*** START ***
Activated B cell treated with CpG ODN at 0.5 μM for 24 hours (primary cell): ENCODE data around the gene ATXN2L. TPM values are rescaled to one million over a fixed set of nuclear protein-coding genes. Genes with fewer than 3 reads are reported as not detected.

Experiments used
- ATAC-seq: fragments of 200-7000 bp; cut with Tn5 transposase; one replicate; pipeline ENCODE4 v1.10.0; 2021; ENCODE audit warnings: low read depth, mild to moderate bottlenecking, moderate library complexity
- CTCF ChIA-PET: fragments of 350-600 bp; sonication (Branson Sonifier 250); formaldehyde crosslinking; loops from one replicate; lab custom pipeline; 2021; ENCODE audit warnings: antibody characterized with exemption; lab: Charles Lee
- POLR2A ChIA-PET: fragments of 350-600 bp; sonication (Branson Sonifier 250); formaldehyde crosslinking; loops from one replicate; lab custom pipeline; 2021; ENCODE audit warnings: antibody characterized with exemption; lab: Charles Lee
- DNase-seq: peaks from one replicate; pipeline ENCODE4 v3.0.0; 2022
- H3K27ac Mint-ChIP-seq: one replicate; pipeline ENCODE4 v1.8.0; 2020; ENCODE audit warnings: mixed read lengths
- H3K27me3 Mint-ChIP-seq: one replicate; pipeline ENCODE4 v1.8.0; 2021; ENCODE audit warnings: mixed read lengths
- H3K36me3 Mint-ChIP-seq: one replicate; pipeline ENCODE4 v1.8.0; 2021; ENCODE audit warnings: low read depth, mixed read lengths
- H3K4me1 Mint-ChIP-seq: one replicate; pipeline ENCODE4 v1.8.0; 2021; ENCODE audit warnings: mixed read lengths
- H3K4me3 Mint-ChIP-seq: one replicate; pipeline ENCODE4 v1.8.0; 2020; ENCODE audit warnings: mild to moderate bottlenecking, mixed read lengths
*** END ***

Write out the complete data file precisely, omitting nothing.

Activated B cell treated with CpG ODN at 0.5 μM for 24 hours (primary cell): ENCODE data around the gene ATXN2L. TPM values are rescaled to one million over a fixed set of nuclear protein-coding genes. Genes with fewer than 3 reads are reported as not detected.

Experiments used
- ATAC-seq: fragments of 200-7000 bp; cut with Tn5 transposase; one replicate; pipeline ENCODE4 v1.10.0; 2021; ENCODE audit warnings: low read depth, mild to moderate bottlenecking, moderate library complexity
- CTCF ChIA-PET: fragments of 350-600 bp; sonication (Branson Sonifier 250); formaldehyde crosslinking; loops from one replicate; lab custom pipeline; 2021; ENCODE audit warnings: antibody characterized with exemption; lab: Charles Lee
- POLR2A ChIA-PET: fragments of 350-600 bp; sonication (Branson Sonifier 250); formaldehyde crosslinking; loops from one replicate; lab custom pipeline; 2021; ENCODE audit warnings: antibody characterized with exemption; lab: Charles Lee
- DNase-seq: peaks from one replicate; pipeline ENCODE4 v3.0.0; 2022
- H3K27ac Mint-ChIP-seq: one replicate; pipeline ENCODE4 v1.8.0; 2020; ENCODE audit warnings: mixed read lengths
- H3K27me3 Mint-ChIP-seq: one replicate; pipeline ENCODE4 v1.8.0; 2021; ENCODE audit warnings: mixed read lengths
- H3K36me3 Mint-ChIP-seq: one replicate; pipeline ENCODE4 v1.8.0; 2021; ENCODE audit warnings: low read depth, mixed read lengths
- H3K4me1 Mint-ChIP-seq: one replicate; pipeline ENCODE4 v1.8.0; 2021; ENCODE audit warnings: mixed read lengths
- H3K4me3 Mint-ChIP-seq: one replicate; pipeline ENCODE4 v1.8.0; 2020; ENCODE audit warnings: mild to moderate bottlenecking, mixed read lengths